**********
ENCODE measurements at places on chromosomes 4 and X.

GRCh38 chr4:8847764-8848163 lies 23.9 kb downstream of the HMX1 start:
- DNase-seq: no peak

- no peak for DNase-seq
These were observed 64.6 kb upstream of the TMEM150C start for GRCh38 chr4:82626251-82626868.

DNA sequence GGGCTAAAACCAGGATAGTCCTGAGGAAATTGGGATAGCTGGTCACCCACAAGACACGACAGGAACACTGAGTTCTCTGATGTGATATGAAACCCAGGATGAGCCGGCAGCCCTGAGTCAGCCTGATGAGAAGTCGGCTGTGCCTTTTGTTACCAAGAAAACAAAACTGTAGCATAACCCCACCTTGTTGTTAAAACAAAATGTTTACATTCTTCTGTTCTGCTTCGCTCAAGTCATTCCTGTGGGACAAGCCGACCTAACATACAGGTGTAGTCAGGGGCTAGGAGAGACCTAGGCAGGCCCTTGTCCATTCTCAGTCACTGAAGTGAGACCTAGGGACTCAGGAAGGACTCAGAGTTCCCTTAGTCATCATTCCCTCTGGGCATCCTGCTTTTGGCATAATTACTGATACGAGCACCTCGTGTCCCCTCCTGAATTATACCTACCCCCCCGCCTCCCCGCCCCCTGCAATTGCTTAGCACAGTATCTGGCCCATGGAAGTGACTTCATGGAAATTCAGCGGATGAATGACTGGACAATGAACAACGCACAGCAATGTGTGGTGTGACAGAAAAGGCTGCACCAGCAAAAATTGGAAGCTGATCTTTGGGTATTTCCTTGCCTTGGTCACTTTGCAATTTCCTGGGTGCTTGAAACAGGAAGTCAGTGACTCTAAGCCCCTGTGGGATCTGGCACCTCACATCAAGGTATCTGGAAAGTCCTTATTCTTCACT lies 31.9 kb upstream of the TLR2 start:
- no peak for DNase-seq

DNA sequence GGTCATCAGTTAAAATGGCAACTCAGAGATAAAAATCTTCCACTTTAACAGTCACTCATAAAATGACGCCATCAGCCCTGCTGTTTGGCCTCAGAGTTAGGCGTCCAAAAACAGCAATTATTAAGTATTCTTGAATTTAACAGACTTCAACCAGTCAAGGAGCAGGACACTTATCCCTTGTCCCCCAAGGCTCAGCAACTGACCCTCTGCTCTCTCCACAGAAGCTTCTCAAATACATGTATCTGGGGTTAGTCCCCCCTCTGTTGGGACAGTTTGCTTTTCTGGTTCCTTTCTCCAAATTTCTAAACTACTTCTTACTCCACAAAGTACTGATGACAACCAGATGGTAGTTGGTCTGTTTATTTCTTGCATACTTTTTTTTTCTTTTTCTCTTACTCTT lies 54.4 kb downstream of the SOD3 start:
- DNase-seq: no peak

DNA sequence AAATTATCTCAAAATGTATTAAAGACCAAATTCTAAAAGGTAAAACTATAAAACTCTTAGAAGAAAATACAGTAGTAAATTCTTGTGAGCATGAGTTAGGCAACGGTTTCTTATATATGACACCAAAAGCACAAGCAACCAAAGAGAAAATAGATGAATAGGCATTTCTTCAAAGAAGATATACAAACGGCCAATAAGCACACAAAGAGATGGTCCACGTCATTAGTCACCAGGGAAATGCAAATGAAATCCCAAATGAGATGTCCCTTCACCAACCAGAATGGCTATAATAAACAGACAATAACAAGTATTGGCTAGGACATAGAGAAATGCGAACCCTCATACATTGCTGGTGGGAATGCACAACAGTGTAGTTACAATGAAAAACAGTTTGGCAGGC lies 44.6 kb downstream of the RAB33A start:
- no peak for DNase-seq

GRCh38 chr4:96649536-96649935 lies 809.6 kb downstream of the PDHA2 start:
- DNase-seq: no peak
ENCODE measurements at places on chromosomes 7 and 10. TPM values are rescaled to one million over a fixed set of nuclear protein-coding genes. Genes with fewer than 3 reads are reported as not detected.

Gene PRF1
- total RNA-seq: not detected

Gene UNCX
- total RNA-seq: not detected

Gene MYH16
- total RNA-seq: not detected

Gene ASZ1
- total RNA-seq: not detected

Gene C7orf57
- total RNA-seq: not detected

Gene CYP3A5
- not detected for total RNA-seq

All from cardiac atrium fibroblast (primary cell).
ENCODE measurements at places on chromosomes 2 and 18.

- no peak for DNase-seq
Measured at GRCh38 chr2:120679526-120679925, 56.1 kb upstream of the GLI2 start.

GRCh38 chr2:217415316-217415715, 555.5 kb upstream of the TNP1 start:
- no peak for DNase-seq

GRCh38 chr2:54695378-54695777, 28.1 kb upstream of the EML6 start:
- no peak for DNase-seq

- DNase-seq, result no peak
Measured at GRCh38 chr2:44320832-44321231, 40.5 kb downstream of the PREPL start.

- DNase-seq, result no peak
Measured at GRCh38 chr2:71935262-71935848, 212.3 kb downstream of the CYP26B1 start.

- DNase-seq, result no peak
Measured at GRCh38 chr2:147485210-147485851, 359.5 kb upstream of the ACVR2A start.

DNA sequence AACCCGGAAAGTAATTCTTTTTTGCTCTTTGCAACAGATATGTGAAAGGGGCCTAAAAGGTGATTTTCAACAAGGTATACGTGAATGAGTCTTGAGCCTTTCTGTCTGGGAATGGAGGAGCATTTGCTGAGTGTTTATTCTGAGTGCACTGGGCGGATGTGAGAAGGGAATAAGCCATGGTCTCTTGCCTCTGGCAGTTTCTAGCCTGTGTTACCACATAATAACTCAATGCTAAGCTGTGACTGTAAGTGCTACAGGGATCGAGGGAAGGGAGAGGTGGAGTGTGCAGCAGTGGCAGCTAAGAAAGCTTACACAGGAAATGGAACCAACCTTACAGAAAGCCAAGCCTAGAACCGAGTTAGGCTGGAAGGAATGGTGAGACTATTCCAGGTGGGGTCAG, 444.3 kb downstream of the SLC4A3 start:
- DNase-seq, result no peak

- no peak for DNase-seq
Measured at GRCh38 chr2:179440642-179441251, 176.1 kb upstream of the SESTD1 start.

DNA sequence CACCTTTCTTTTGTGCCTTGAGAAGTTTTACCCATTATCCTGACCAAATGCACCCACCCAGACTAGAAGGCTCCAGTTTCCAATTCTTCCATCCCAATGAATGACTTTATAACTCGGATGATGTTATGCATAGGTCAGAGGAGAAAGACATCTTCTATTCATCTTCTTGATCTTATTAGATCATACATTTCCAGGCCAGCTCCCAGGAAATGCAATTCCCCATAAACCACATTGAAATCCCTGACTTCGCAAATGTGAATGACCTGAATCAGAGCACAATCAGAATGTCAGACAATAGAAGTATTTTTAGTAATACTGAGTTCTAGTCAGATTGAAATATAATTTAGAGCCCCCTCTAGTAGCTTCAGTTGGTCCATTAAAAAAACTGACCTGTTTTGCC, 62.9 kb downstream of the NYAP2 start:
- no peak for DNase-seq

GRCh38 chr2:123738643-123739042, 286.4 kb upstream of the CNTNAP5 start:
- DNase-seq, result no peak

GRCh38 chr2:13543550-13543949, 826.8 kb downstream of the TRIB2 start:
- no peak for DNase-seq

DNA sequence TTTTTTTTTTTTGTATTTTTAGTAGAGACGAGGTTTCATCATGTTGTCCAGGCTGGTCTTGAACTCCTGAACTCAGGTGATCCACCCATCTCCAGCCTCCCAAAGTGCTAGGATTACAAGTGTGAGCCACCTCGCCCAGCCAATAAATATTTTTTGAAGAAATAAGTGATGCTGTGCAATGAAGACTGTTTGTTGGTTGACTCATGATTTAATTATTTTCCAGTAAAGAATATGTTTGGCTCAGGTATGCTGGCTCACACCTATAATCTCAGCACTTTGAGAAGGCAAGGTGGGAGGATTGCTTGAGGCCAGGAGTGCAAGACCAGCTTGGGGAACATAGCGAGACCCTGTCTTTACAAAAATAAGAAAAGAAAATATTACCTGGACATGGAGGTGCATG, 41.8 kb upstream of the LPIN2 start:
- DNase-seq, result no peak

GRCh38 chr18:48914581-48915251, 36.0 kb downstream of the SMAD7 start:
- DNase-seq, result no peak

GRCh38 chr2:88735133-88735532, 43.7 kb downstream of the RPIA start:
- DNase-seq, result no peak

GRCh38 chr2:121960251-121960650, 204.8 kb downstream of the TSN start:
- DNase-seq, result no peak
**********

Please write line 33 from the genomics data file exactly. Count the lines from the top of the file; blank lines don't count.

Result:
GRCh38 chr2:54695378-54695777, 28.1 kb upstream of the EML6 start: